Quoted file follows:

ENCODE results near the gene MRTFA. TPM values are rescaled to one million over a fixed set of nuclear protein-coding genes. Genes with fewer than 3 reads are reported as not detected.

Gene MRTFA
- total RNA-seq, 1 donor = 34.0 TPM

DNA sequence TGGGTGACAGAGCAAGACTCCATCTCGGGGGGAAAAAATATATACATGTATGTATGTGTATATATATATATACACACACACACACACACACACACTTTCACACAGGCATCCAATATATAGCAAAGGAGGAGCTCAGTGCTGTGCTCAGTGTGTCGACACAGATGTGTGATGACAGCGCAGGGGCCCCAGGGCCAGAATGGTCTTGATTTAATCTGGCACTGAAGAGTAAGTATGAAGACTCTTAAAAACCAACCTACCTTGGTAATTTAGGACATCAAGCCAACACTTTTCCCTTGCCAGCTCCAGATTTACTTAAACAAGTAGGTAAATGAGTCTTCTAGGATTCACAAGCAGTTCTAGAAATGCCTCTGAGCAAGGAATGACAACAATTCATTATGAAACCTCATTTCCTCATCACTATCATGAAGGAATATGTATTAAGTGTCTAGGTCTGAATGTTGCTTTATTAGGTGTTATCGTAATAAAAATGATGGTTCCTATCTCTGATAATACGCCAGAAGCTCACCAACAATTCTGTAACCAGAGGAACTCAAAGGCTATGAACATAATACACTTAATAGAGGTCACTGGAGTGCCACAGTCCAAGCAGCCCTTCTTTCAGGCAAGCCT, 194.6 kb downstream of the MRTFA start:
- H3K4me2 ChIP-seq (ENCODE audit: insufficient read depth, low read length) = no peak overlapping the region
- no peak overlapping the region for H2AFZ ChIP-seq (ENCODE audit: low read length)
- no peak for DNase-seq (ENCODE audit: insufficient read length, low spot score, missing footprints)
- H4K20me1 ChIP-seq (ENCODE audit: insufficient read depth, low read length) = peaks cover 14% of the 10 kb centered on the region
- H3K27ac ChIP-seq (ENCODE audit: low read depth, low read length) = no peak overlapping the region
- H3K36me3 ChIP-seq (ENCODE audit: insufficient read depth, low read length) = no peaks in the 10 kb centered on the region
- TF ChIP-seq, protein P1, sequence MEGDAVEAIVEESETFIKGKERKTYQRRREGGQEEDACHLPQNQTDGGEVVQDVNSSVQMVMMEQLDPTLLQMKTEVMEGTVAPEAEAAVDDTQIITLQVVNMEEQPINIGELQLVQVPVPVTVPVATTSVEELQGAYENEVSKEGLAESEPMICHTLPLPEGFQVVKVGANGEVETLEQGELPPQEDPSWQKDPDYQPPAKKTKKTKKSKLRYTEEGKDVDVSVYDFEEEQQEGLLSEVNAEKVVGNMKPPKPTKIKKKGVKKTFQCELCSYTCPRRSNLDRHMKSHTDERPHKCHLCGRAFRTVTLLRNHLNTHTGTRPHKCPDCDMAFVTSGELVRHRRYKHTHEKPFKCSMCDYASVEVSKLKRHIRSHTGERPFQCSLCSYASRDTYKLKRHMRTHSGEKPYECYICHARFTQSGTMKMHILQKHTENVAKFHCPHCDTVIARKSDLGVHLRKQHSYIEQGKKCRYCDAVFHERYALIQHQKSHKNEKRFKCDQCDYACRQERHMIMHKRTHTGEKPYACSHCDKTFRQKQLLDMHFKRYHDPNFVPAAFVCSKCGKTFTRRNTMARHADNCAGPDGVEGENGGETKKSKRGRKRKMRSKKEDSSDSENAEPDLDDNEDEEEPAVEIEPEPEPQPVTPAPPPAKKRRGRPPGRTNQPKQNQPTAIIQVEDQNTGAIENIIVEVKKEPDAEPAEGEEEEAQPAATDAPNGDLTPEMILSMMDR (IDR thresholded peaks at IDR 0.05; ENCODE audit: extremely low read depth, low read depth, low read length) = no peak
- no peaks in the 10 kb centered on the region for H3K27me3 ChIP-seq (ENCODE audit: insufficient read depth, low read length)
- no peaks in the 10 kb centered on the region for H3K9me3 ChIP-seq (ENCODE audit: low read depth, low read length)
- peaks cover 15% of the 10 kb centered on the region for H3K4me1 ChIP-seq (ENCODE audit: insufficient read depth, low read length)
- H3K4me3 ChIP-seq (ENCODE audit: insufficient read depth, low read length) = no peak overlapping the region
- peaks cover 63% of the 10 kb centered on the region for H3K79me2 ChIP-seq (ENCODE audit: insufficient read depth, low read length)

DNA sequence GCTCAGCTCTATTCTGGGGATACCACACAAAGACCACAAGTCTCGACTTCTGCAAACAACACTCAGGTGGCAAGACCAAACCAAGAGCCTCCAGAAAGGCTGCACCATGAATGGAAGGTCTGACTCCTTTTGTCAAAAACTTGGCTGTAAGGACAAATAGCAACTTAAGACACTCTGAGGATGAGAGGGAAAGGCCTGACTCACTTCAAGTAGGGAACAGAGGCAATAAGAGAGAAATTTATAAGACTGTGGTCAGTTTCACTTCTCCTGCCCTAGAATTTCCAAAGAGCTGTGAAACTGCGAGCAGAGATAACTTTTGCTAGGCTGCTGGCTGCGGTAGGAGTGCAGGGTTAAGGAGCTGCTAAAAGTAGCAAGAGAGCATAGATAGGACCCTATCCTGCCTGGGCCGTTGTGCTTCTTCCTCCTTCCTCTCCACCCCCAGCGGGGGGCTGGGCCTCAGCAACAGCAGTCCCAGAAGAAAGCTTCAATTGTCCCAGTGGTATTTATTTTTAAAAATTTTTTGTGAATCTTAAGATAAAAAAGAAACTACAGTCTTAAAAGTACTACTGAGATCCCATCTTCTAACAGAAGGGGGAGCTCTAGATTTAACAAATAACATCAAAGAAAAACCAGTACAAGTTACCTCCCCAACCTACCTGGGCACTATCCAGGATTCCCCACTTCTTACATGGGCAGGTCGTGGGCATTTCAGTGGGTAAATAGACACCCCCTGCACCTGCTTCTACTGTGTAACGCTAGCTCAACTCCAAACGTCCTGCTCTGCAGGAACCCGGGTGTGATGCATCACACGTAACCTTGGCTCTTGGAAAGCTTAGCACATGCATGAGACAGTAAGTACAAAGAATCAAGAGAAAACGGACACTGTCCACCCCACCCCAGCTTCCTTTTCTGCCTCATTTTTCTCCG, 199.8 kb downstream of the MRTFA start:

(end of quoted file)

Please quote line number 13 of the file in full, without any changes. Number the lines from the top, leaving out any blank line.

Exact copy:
- no peaks in the 10 kb centered on the region for H3K9me3 ChIP-seq (ENCODE audit: low read depth, low read length)